“It’s possible to understand the world from studying a leaf. You can comprehend the laws of aerodynamics, mathematics, poetry and biology through the complex beauty of such a perfect structure.” — Joy Harjo
We wake up to fire and ice.
Worn-out leaves are alight with dawn; brushed with frost.
The grass crackles with freeze as the rising sun illuminates each blade, sparks of light on a frigid morning. Swamp milkweed’s silk seed tufts are tattered almost beyond recognition by the night’s sharp whisper.
Joe Pye weed becomes nature’s chandelier.
Prairie cordgrass arcs across my prairie planting, stripped bare of seeds.
Our small suburban backyard, as familiar to me as my breath, is transformed into something mysterious.
Tallgrass prairie plant leaves, furred with frost, take on new personas.
Seedheads bow under the weight of the cold snap.
The ordinary becomes extraordinary.
What a wild weather ride you have taken us on!
What a month of wonders you’ve given us to be grateful for.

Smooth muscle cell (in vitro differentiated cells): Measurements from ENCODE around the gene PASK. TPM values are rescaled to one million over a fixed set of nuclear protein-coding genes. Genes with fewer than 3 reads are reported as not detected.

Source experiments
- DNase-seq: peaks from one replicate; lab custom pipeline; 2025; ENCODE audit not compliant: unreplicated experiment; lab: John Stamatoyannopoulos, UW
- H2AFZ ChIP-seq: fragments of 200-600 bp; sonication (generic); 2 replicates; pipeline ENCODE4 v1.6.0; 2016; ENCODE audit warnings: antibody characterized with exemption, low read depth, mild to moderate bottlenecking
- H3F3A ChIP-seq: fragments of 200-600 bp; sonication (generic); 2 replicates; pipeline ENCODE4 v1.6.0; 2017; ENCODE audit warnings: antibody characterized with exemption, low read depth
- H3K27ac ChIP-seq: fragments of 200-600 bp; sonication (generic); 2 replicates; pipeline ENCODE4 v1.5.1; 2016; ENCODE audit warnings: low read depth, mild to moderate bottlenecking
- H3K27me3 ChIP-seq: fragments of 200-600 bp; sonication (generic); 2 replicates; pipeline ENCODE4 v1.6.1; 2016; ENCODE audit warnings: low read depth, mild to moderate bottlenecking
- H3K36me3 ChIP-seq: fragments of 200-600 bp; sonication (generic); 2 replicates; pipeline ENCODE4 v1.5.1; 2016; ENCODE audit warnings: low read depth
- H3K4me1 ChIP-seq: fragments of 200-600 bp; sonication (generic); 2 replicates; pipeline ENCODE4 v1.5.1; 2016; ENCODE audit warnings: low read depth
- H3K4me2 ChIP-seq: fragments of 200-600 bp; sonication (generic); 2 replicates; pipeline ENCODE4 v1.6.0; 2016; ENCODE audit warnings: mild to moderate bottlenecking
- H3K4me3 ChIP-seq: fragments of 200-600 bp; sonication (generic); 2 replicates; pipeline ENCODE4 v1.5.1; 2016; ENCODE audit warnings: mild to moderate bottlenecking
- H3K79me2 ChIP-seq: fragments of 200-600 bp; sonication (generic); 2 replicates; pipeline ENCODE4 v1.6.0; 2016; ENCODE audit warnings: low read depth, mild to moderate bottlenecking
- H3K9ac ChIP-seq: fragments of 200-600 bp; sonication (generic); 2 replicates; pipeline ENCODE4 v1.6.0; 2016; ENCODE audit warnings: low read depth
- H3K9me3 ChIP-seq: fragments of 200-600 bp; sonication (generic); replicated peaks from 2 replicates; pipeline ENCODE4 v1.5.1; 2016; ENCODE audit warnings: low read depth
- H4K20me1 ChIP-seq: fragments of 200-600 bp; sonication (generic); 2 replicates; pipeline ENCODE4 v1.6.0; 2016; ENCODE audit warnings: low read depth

See you next year, November.
Joy Harjo (1951-) is our 23rd Poet Laureate of the United States. A writer of the Muscogee (Creek) Nation, her words are often autobiographical, and incorporate myths and folklore. Her poetry makes you think (“I could hear my abandoned dreams making a racket in my soul”). Her books include Catching the Light, Poet Warrior, Crazy Brave, and An American Sunrise. I love this line from Secrets from the Center of the World where she writes, “I can hear the sizzle of newborn stars… .”
Join Cindy for her last program of 2022!
Wednesday, December 7, 2022 (6:30-8:30 p.m.) 100 Years Around the Arboretum. Join Cindy and award-winning Library Collections Manager Rita Hassert for a fun-filled evening and a celebratory cocktail as we toast the closing month of The Morton Arboretum’s centennial year. In-person. Register here.